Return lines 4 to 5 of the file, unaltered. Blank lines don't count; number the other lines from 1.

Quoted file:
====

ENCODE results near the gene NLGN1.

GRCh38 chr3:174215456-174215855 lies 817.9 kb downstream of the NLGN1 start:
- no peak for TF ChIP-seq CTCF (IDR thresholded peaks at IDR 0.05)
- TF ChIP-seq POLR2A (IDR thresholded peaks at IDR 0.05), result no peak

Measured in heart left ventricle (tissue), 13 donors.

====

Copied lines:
- TF ChIP-seq POLR2A (IDR thresholded peaks at IDR 0.05), result no peak

Measured in heart left ventricle (tissue), 13 donors.